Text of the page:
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I just got fired. Should I sign the severance package?

If you have any hesitations about the severance package or a suspicion that you may be treated unfairly by the severance package, you should not sign it. First, you should seek a review of the offer by an experienced employment law attorney. Remember, the company had a lawyer, likely a team of lawyers, design the severance package to favor the company. You should also have an attorney review the agreement to ensure that you are being treated fairly.

What’s the average/expected severance package?

There is no average severance package because every employer is different. Some employers offer a few weeks salary as severance while others calculate the severance package based on your pay level and the number of years worked for the company. Some packages will include payment for unpaid vacation time or even services to help employees find a new job.

What does a lawyer need to know?

In meeting with an employment law attorney about a severance agreement, the first thing the attorney will want to know is whether there is a deadline by which you need to accept the agreement. If the deadline is near, the attorney will likely advise you to contact your employer to request an extension to provide the lawyer with enough time to review and discuss the terms of the agreement with you.

Additionally, the lawyer will likely want you to forward all the relevant documents, including:

● The severance or settlement agreement.
● Employment agreements.
● Company benefits documents.
● Severance plans, if any.

Your attorney will also likely ask you to prepare a:

● Timeline of events.
● Company organization chart.
● List of the relevant parties and witnesses.

The most important factor in determining your optimal strategy is your needs and concerns as it relates to obtaining or modifying an agreement. Some factors that may dictate the optimal strategy to obtain or enhance an agreement are:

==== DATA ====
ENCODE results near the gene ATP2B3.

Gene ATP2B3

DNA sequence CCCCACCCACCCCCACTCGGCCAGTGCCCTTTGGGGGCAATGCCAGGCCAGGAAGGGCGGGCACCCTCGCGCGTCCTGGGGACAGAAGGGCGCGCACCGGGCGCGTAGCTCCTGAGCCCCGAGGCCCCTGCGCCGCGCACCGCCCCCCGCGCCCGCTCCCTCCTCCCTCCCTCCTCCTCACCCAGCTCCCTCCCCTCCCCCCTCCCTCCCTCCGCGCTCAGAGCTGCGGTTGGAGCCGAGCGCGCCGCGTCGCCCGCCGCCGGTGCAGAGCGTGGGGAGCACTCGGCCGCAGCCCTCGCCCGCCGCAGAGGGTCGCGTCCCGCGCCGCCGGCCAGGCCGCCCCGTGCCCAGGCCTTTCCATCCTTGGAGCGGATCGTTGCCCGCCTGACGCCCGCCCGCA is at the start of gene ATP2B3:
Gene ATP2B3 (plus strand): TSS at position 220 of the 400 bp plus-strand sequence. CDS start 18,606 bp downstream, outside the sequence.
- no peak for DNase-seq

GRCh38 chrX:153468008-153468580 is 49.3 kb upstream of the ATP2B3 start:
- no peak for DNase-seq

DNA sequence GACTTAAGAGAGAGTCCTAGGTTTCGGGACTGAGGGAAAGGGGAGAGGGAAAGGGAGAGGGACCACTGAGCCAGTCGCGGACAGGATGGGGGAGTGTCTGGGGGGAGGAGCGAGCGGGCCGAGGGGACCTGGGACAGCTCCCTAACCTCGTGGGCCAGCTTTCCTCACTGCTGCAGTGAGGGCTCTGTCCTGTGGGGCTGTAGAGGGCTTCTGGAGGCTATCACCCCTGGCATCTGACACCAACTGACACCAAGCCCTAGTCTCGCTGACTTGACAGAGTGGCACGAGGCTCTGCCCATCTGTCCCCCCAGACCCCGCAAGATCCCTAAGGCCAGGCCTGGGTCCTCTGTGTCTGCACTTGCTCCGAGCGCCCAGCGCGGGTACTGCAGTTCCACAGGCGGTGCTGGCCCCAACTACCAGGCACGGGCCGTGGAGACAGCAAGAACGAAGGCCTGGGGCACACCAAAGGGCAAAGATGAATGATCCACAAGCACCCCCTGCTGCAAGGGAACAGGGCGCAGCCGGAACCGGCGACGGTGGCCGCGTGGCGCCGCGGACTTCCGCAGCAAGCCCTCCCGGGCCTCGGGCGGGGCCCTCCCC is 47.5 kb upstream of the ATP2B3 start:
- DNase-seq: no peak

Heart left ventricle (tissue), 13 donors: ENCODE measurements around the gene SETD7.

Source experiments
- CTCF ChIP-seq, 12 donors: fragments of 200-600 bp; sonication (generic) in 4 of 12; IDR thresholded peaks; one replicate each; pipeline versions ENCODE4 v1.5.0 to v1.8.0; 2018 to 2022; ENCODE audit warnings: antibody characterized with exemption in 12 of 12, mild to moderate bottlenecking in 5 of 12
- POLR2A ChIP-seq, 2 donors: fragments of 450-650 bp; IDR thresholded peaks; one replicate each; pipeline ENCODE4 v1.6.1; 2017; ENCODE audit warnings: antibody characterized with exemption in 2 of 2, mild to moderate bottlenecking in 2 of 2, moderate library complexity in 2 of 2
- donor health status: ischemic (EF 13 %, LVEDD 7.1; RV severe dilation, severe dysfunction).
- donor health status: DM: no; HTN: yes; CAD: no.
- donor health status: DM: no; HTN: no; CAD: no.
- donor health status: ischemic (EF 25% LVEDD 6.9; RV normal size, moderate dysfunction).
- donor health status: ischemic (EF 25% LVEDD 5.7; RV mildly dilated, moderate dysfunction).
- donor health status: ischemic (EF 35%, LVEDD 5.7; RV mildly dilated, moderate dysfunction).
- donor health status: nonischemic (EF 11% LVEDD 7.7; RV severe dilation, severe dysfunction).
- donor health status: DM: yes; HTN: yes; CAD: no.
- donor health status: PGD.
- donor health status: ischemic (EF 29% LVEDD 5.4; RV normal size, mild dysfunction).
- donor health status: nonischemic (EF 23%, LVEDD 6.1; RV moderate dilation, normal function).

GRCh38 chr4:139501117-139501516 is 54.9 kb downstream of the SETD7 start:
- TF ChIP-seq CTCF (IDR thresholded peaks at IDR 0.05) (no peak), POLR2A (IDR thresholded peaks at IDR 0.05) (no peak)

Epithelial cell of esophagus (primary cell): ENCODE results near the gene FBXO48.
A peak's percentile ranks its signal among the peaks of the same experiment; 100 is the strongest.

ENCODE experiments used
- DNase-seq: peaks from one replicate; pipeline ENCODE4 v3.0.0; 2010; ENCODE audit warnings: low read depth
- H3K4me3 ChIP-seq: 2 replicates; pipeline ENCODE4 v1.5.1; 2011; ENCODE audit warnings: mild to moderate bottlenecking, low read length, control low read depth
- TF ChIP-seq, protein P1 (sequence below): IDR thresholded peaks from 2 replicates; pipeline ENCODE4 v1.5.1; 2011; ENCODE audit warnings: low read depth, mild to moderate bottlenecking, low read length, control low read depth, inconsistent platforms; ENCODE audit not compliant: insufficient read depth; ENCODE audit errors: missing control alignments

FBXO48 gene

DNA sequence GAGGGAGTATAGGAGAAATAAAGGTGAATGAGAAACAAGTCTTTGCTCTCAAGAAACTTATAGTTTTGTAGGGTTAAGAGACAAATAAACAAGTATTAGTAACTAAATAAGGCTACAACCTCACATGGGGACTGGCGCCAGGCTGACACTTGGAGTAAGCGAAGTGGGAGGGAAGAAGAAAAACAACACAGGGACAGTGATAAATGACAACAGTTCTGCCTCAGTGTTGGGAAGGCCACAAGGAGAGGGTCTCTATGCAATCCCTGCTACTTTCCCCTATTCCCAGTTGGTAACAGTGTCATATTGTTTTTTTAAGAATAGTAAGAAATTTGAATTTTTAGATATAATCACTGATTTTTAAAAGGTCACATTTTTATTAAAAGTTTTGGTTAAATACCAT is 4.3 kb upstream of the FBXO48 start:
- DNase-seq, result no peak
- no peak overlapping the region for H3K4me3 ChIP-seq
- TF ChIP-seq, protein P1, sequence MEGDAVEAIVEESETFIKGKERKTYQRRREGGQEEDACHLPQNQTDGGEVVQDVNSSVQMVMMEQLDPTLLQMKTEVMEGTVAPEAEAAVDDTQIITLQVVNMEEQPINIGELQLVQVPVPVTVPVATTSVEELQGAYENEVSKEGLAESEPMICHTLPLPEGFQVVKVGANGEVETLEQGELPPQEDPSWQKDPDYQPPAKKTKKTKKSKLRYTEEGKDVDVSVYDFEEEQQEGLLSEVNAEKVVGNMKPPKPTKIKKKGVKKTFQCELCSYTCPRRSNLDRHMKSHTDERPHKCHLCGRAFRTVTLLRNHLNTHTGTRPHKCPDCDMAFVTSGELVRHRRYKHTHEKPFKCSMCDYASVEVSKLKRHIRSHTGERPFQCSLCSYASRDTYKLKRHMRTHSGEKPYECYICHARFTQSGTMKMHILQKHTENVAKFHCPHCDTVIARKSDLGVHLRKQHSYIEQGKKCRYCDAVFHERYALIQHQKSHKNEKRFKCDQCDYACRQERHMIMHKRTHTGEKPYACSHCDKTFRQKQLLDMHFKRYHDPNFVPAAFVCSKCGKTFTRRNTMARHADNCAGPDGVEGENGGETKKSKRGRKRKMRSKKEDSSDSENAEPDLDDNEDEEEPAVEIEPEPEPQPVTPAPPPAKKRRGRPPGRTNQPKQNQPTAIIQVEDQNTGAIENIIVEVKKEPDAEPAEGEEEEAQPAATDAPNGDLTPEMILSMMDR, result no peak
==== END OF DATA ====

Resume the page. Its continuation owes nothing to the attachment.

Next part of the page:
● The circumstances leading to your termination.
● Whether you want to maintain an amicable relationship with the employer.
● Your desire to litigate any legal claims.
● Your financial and emotional priorities.
● The amount of money and time you are willing to invest in the negotiation process.

How will my goals factor into the negotiation process?

To negotiate the best possible terms, the agreement must be tailored to your needs. Some plaintiff’s seek:

● A significant cash payment.
● Continuation of health insurance benefits.
● Release from restrictive covenants, such as a non-compete or non-solicitation agreement.
● A mutual non-disparagement provision.

You should outline your priorities by indicating which items or provisions you can afford to sacrifice and which may be deal breakers. This, plus knowing whether you want to maintain an amicable relationship with your former employer, sets the tone of the negotiation.

How likely am I to get what I want out of the negotiation process?

Results can vary depending on many factors, including:

● The strength and weakness of your claim.
● Your length of employment.
● Your ability to obtain future employment.
● Your willingness to pursue legal action.
● Your industry.
● Political tensions within the company.
● Your and the employer’s financial standing.
● Concern that you may breach confidentiality or disparage the company.
● The employer’s aversion to litigation or negative publicity.

What if the employer withdraws the agreement if the lawyer attempts to negotiate the terms?

Although this is a possibility and it is a risk of negotiation, it is rare for an employer to revoke an agreement. The employer prefers that you sign the agreement so it can be assured that no future lawsuits are filed. It is more likely that an employer will offer a token enhancement or refuse to modify the agreement. It is important that you seek the counsel of an experienced employment law attorney in order to best position yourself to achieve your goals with your severance offer.

Disclaimer

No information that you obtain from this web site is legal advice, nor is it intended to be. You should consult an attorney for individualized advice regarding your own unique situation. No attorney-client relationship is formed between SeiferFlatow, PLLC Office and you by viewing this web site.

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